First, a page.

Jump to content

Shark Tooth Reunion - 27 Million Years Later

Doctor Mud

Recommended Posts

Hi everyone,

Here's a large Mako with an interesting story.

I've heard of meg divers finding separate pieces of the same tooth - even in different dives.....similar idea here but from a cliff!

This tooth comes from an outcrop of Concord Greensand, Late Oligocene (27 million yrs old) in the South Island of New Zealand.

We "mined" the thin phosphatic horizon (about 2 cm thick) in the cliff face within the greensand and it contained sharks teeth, penguin and cetacean remains. Most remains were fragmentary and a bit beat up - probably as a result of erosion since this is what is called an unconformity. There is a time gap of about 4 - 6 million years missing below the greensand where there was net zero deposition.

I guess this might be a similar situation to the erosion of megs from Miocene deposits on the ocean floor?

Anyhow, this tooth was found in 3 separate pieces over the period of several days work. They came from around the same area in the cliff but I had so many teeth that it was not obvious that they went together. I realized the top two fit together first.

I had lamented for a while that the basal bit must have come from a mighty tooth and wished that I had found the rest.

Then one day I was looking at it and figured out that the three bits went together. Apart from an angustidens (my only complete one out of 100s of teeth) this turned out to be the largest tooth from this locality. It's about 2 inches long (on the slant) in it's current state......


Edited by Doctor Mud
  • Enjoyed 1
Link to comment
Share on other sites

In it's current state..........

Oh no - I think I know where he is going with this :D

How big would this tooth have been if it was complete? Root and all?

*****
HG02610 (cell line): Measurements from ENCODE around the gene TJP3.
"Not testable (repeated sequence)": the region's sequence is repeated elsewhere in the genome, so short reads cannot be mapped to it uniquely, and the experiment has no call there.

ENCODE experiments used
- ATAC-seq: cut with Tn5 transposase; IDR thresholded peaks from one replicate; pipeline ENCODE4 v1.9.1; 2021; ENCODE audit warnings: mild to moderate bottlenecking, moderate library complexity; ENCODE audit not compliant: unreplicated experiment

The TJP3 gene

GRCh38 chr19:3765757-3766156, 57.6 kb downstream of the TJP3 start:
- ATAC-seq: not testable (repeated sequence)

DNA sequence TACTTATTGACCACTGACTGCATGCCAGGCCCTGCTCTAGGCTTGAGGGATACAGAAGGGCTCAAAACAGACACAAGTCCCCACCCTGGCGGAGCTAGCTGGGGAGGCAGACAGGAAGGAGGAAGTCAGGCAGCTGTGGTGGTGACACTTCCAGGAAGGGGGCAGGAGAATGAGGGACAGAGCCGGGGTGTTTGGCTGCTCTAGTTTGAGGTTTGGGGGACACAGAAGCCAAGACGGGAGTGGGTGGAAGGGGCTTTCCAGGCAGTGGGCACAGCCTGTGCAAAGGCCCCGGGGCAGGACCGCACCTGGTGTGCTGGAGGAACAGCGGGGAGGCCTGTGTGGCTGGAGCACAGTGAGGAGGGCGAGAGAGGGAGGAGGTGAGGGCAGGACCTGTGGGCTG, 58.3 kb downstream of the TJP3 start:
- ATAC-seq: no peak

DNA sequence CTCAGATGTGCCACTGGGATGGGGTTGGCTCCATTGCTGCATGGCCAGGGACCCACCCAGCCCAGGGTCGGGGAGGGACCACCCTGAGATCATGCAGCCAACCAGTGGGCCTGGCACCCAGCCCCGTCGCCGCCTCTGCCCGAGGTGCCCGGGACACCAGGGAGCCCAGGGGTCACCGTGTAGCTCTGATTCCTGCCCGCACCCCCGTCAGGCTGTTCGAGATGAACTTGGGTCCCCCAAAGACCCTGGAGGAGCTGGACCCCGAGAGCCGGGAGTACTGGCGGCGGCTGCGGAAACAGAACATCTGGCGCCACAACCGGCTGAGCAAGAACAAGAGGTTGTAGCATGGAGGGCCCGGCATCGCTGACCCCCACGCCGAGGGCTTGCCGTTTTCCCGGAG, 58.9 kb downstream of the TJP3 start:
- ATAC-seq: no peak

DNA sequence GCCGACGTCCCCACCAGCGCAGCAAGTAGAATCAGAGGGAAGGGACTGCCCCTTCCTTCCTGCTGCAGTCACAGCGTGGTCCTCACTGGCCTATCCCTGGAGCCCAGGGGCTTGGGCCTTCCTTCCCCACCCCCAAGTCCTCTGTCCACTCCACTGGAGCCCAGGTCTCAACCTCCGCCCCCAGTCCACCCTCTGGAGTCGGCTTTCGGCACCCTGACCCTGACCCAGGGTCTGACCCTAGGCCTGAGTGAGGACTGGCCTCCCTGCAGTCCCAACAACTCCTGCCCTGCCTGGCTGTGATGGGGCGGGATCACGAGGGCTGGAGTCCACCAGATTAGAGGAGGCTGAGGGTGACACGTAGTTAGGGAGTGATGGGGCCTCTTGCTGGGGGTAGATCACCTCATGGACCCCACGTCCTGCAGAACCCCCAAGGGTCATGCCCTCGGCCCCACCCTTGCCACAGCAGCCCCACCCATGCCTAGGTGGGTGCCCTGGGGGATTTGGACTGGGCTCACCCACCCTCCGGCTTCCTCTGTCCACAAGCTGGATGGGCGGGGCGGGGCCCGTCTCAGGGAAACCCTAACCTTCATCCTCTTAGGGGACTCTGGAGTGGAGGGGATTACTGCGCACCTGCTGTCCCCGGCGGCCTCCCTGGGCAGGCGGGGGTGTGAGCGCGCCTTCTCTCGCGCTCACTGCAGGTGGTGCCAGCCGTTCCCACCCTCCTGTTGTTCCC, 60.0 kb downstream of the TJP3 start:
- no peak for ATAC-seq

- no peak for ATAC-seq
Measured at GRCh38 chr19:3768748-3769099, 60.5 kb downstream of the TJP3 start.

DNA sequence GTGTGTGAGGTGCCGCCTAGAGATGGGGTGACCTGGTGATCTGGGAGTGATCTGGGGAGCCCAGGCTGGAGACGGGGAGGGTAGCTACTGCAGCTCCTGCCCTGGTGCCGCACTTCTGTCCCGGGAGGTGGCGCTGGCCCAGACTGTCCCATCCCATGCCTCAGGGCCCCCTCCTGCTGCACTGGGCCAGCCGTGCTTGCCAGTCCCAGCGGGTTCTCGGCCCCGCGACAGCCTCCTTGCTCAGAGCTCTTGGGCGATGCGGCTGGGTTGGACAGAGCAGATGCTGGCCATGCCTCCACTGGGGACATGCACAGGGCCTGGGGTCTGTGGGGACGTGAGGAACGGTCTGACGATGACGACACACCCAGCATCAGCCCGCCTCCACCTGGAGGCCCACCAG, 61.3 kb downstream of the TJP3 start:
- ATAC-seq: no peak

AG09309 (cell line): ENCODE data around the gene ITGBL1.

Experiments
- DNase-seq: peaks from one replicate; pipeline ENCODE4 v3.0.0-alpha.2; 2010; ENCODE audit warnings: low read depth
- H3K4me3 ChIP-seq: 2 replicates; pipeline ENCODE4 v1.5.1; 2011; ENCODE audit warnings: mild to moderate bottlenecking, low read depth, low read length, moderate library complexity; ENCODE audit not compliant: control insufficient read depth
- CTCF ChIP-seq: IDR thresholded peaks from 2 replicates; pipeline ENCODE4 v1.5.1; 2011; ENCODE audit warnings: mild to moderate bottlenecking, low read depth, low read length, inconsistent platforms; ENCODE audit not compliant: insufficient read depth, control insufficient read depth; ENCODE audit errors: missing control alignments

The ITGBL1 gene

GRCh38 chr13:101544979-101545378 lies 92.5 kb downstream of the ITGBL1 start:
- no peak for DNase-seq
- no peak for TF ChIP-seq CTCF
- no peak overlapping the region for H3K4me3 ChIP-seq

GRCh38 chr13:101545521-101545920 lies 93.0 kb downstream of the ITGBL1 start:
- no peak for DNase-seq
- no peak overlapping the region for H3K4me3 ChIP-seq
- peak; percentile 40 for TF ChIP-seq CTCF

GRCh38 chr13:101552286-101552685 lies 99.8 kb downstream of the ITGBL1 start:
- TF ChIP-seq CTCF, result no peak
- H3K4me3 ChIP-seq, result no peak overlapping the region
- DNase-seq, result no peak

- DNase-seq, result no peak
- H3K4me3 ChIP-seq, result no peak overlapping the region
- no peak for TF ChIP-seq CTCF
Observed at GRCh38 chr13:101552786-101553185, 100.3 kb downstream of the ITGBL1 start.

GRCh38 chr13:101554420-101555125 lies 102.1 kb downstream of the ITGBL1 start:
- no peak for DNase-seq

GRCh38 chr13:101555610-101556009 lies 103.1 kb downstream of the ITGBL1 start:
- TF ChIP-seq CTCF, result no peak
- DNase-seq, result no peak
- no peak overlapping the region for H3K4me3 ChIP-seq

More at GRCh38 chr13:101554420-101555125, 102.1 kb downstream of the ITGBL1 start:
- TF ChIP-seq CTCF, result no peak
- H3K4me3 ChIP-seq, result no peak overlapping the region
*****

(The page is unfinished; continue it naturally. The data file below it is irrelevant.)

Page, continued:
First I will need to identify it and then I was hoping to use the fossil sets from Elasmo.com to produce a scaled image of the tooth.

I might even have a go at reconstructing the root....

First some shots from different angles:


I was thinking Isurus/Cosmopolitodus spp.

Possible candidates are I./C. hastalis or I/C. retroflexus? What do you guys think?

Link to comment
Share on other sites

Here's an example of what I want to do:

Perhaps it's Cosmopolitodus hastalis?

Looks a bit like the second lower anterior


Overlaying my tooth on this image (just by sitting the tooth on top of my Iphone!) I get this:


Scale bar = 2 inches.

This would be the maximum possible reconstructed size (getting up toward the magic 3 inch slant size) since these lower anteriors have large root lobes. At least greater then 2.5 inches anyway.

If it is actually an upper anterior:


The root lobes are shorter so the reconstructed slant length would be shorter.

Any help or suggestions from the experts would be greatly appreciated!

Link to comment
Share on other sites

no help - just jealousness! Very nice finds - a 2cm thick layer? Amazing!

Link to comment
Share on other sites

no help - just jealousness! Very nice finds - a 2cm thick layer? Amazing!

The 2 cm thick layer did have abundant teeth and bones but was mostly phosphate nodules - still you could find something in every chunk you took out.

Sawshark rostral spines were the most common teeth funnily enough followed by Mako teeth.

You used to be able to access the layer in an old marl quarry, but the quarry was purchased by a demolition company and they filled it in with rubble :(

If you look on a geological map though there are other exposures around and this tooth was from one of those. We started working this site since the quarry was changing hands so quickly and getting access became a problem.

Link to comment